So get rid of the bowl, O.K.? It's distracting you.
Never measure the correlate of something when you can measure the thing itself. if you want your motor to be well balanced and to run smoothly, measure that balance directly
. Vacuum is not balance. Mixture is not balance. You toys/tools have good uses, but you are not using them for those. measure the power output of each side directly. It's rather simple to do.
So too with the distance betwen the surface of the ful in the and the openig of the jet. What you are really after is pressure but this is difficult enough to measure that you go for the correlate of height. And long as your fuel densities are pretty consistent your correlation coefficients will be strong. Atmospheric pressure cancels out BTW.
Putting little makrs on something merely reveals that you have never been a tradesman that knows how to do thing. I have been / am one, as well as a scientist, engineer, social worker and artist. However, to humor you, and because I am hurting your feelings anyway, I have made some marks on the carb body. I know how close the fuel can get to the body before it goes out the overflow tube (may height) and I know how far away it can be without uncovering thee idle jet and killing that circuit. (min height). So I knw the istance range for the marks. BTW, it can't flood out the idle ports in the venturi, they are above the overflow.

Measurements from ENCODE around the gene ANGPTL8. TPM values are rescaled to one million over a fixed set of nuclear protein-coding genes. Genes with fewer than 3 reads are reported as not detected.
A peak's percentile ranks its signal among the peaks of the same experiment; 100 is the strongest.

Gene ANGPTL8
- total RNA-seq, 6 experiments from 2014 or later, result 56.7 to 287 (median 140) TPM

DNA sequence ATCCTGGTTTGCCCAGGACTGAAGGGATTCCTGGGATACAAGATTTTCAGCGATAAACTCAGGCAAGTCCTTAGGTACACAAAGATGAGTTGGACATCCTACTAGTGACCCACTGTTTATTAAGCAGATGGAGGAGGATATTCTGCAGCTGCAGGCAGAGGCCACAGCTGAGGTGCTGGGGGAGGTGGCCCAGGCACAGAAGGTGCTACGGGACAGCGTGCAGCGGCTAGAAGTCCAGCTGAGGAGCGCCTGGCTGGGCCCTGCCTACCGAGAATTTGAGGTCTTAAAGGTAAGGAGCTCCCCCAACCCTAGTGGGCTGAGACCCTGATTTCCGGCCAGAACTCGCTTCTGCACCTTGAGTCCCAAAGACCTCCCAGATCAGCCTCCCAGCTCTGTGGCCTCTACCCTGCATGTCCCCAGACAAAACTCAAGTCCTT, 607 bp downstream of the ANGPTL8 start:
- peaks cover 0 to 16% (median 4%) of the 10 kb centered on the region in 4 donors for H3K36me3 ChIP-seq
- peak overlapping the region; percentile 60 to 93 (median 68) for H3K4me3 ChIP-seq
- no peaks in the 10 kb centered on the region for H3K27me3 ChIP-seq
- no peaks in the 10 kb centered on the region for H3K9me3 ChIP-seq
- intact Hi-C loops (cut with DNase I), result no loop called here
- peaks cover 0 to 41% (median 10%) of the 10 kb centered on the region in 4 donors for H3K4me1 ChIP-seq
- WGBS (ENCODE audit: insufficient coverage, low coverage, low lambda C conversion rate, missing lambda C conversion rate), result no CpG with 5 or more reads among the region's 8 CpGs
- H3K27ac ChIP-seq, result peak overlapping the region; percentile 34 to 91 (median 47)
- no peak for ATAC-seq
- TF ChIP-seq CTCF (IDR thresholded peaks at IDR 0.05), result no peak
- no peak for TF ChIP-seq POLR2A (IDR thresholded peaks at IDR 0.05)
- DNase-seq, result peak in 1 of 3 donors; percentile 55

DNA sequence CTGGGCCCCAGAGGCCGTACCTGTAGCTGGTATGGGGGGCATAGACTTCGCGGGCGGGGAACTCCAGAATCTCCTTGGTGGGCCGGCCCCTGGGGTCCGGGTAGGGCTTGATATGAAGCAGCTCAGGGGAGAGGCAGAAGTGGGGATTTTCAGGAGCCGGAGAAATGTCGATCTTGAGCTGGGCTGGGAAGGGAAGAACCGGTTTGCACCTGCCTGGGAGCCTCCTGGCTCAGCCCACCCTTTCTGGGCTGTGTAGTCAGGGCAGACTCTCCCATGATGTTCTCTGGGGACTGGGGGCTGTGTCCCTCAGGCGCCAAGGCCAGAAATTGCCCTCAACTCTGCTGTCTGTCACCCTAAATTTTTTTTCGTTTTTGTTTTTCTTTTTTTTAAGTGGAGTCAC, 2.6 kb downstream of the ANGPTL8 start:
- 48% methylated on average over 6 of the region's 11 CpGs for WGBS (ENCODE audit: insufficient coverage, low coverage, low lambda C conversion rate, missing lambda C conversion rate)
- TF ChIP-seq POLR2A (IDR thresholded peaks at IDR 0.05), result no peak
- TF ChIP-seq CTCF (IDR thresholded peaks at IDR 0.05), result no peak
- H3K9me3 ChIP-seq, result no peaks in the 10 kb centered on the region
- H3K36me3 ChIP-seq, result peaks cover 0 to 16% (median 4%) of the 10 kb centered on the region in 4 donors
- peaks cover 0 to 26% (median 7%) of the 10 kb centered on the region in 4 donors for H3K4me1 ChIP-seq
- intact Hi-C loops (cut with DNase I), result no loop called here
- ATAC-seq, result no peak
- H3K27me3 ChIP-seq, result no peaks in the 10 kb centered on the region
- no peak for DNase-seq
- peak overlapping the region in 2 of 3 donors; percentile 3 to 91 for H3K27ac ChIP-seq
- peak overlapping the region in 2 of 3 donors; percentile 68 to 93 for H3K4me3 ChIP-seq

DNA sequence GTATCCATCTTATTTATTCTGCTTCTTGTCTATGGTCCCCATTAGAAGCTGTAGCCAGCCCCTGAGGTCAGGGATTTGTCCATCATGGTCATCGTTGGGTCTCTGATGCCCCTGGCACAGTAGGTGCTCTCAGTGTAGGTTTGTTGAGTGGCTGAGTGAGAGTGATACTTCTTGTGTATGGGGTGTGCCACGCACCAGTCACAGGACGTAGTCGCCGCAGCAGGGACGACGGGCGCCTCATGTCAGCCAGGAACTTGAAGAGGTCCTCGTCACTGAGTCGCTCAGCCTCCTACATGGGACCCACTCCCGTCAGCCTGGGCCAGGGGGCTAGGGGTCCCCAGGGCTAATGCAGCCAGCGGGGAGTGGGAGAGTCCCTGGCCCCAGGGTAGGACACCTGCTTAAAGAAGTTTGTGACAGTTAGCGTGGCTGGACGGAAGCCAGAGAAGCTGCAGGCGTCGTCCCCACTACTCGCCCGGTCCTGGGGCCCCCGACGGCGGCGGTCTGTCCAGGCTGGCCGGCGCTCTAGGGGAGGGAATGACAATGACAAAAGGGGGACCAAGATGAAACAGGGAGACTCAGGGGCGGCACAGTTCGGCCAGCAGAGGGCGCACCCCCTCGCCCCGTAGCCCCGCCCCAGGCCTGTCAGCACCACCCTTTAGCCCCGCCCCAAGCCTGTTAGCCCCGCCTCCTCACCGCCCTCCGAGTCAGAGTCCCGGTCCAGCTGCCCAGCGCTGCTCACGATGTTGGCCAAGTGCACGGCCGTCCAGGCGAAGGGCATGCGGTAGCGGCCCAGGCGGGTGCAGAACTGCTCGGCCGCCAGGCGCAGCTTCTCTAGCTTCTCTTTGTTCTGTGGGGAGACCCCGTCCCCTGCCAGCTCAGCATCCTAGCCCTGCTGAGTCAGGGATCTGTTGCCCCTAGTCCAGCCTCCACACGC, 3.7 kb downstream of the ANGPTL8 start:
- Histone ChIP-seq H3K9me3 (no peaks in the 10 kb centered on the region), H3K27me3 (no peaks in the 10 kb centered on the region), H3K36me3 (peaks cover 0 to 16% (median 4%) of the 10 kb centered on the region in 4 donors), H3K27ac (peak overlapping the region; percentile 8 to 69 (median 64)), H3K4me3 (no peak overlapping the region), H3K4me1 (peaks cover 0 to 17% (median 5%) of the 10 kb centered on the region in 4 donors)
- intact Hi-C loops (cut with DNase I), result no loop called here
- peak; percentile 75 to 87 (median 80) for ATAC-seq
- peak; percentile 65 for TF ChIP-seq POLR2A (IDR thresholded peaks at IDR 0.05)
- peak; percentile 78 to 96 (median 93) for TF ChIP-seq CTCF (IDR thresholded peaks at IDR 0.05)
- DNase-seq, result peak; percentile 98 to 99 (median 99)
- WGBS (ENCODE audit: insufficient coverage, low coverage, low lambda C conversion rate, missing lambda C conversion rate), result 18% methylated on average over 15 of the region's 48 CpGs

Just for you (and I mean that, this is why they are on the inside):
I could make those so they would have .01mm resolution. It's just an example so I don't care to. But they are engraved, marked and for real.
Now look what happens:
Such a fit!. Floats are totally free. The only reason it's glass is so you can see when the float shuts off. Your method is to hold the jar up and turn on the gas. pop the bail off first to get it out of your hair. When the float shuts off the gas, you turn off the petcock and lower the jar collecting whatever drains from the line without changing the high water mark on the body. Then lower the jar completely and read the high water mark. If you were a tradesman you would simply capture that mark rather than reading divisions. More accurate---but also sort of a trade secret.
jar is pretty deep and you are only interested in what is happening in the top half inch, so keep it pretty full.
The surface of the fuel is always level no matter what the jar does. The float always shuts off at the same point even if you wiggle or lower the jar during the test. This jar is a nice size because you can hold it against the carb bottom to steady it. And you can get them in any grocery store. And they have nice lids you can reuse.
Match the levels on both sides for starters. If you are way out on mixtures after that look for some other problem. Do not just sweep it under the rug by diddling the fuel levels.
Bob (snowbum) knows a great deal in a number of fields. He also knows shit in some of them. I like the guy personally, but I respect his limitations. I have not read his float setting stuff in recent memory nor have I recorded it. I suspect I started to read it once, realized this was something he was too clueless about, stopped and moved to something else.
if you are going to try the float-touches-needle-and-gives-monkey-joy position, you sit on a stool, pop the carb off without disturbing the cable and hold it at 45d. so you can see easily but the float won't swing too fast.
Good luck...Mr. Phelps.